On Tuesday, a federal court chucked out Colorado's "Amazon Tax" law, with U.S. District Judge Robert Blackburn writing that "the veil provided by the words of the act and the regulations is too thin to support the conclusion that the act and the regulations regulate in-state and out-of-state retailers even-handedly."
The law, passed in 2010, was intended to push online-only retailers with no physical presence in the state to collect and remit sales taxes on purchases made by Colorado residents by creating burdensome bureaucratic requirements that would apply where such retailers did not collect and remit.
However, the law appears to have fallen afoul of a principle laid out in the Quill v North Dakota Supreme Court decision, which bars states from requiring such collection and remittance in the absence of congressional action on the grounds that such requirements would constitute an "undue burden."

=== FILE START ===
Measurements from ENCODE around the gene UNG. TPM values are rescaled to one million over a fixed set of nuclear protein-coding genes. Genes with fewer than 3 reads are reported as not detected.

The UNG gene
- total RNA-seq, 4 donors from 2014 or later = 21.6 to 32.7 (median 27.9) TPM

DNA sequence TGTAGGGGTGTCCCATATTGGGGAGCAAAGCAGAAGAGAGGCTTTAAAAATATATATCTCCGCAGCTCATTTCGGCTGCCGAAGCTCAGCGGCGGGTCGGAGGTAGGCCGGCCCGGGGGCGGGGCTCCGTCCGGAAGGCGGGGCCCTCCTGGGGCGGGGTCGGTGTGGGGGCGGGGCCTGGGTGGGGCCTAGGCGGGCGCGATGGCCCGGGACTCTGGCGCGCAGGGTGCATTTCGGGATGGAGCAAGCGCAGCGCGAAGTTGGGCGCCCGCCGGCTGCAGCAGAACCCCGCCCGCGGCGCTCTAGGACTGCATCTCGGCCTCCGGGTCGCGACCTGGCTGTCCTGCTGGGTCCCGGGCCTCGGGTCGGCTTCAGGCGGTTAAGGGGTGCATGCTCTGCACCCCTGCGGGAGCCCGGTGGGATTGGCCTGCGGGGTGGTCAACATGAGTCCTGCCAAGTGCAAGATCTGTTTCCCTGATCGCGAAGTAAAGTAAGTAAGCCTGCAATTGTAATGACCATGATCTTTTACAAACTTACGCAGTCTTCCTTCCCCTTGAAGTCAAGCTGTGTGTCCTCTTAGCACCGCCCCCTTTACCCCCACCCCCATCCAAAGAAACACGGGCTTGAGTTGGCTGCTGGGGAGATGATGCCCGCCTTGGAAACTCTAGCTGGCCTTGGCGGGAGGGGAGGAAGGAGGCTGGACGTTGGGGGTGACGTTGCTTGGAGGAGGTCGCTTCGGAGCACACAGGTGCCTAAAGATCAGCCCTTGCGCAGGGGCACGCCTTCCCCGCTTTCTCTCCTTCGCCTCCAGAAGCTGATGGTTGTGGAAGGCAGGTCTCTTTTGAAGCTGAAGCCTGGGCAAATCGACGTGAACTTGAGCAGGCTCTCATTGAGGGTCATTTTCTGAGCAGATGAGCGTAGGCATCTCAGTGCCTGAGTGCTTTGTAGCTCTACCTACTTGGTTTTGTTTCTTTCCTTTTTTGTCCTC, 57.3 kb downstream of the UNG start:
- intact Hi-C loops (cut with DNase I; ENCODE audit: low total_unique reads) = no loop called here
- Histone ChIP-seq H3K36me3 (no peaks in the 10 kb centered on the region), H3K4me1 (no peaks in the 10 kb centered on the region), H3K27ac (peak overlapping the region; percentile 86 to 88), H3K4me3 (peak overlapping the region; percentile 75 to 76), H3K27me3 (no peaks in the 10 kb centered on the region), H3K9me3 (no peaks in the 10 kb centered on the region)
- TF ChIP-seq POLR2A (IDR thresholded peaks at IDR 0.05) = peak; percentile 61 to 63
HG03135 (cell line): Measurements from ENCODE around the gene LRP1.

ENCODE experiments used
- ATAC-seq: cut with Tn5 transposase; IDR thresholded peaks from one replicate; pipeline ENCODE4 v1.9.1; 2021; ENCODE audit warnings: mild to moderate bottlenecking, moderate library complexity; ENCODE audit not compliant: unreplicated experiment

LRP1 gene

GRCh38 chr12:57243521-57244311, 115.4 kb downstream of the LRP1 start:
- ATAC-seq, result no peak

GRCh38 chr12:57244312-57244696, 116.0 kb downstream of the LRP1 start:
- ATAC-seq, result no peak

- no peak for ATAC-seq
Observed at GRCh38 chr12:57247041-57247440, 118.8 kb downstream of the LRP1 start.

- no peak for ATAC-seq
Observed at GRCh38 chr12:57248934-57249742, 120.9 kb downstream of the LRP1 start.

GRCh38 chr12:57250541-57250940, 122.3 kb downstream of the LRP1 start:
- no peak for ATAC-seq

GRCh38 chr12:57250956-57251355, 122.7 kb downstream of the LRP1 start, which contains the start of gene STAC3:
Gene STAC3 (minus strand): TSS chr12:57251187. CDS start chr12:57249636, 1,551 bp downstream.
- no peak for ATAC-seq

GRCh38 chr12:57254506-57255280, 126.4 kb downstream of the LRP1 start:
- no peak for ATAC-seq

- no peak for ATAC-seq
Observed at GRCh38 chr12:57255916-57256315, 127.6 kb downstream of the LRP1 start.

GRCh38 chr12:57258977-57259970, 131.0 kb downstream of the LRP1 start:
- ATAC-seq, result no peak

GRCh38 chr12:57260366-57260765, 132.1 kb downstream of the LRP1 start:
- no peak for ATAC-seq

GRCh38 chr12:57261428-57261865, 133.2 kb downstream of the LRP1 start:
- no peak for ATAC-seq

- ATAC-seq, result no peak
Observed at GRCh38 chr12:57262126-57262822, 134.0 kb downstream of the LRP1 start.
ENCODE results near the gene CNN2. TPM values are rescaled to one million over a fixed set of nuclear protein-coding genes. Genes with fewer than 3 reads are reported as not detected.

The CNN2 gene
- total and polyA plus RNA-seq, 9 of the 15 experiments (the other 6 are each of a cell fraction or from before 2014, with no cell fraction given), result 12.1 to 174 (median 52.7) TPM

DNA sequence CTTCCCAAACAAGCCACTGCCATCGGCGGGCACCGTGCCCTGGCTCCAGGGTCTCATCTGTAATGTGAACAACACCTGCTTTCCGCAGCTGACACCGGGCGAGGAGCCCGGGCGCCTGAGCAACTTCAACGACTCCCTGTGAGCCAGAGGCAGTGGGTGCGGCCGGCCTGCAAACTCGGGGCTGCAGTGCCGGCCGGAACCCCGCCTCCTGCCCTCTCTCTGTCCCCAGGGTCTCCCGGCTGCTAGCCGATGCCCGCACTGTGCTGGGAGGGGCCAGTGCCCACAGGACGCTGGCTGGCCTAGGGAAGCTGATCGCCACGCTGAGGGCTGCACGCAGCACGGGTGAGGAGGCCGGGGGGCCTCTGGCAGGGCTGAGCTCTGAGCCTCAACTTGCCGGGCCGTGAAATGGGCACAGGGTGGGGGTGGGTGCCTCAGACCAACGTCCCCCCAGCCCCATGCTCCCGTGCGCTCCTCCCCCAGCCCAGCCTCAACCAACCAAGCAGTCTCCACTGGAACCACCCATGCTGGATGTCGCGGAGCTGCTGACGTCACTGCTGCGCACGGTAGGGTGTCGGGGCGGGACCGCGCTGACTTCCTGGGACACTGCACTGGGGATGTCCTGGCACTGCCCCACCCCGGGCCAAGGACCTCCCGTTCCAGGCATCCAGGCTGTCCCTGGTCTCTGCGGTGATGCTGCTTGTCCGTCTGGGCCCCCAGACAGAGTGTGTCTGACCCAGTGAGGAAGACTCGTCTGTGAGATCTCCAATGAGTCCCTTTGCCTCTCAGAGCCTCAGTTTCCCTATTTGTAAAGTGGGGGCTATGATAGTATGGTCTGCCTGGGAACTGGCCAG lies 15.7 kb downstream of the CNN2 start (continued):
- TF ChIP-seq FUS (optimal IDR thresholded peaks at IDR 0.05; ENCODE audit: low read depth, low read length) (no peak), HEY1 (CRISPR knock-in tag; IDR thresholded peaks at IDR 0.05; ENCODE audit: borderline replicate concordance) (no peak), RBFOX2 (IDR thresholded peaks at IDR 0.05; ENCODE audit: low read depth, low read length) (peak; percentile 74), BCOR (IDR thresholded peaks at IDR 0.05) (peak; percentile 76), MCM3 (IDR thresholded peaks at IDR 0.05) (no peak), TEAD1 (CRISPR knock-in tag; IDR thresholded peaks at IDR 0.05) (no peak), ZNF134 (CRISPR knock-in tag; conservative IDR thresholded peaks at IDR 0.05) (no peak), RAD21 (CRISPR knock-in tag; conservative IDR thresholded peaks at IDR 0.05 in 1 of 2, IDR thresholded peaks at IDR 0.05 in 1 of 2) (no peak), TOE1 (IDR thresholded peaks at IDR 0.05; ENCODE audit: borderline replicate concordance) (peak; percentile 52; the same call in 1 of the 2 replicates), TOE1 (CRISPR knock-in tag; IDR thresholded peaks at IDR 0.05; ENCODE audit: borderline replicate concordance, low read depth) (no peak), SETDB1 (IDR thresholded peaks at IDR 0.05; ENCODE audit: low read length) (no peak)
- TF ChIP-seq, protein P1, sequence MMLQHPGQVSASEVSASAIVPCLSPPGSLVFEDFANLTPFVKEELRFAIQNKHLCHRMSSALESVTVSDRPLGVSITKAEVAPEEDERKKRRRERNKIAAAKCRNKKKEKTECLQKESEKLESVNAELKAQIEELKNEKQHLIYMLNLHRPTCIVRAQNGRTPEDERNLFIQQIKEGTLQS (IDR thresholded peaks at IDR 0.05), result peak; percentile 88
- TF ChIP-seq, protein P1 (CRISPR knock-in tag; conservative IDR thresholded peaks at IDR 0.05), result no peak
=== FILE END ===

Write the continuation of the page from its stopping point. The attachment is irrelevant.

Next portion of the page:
A federal court had previously halted the law, albeit temporarily.
Blackburn's ruling makes that circumstance permanent.
In addition, the ruling reinforces arguments raised by opponents of various state efforts to force collection and remittance that since Congress has not acted to give the "all clear" to state efforts to make online-only, out-of-state retailers pay up, they are unconstitutional.
Of course, certain state efforts are also completely ineffective. As noted by Chicagoist last month, Illinois suffered an "actual decrease in use tax collected of over $11 million" over the final half of the year, following implementation of an "affiliate nexus" "Amazon Tax" law.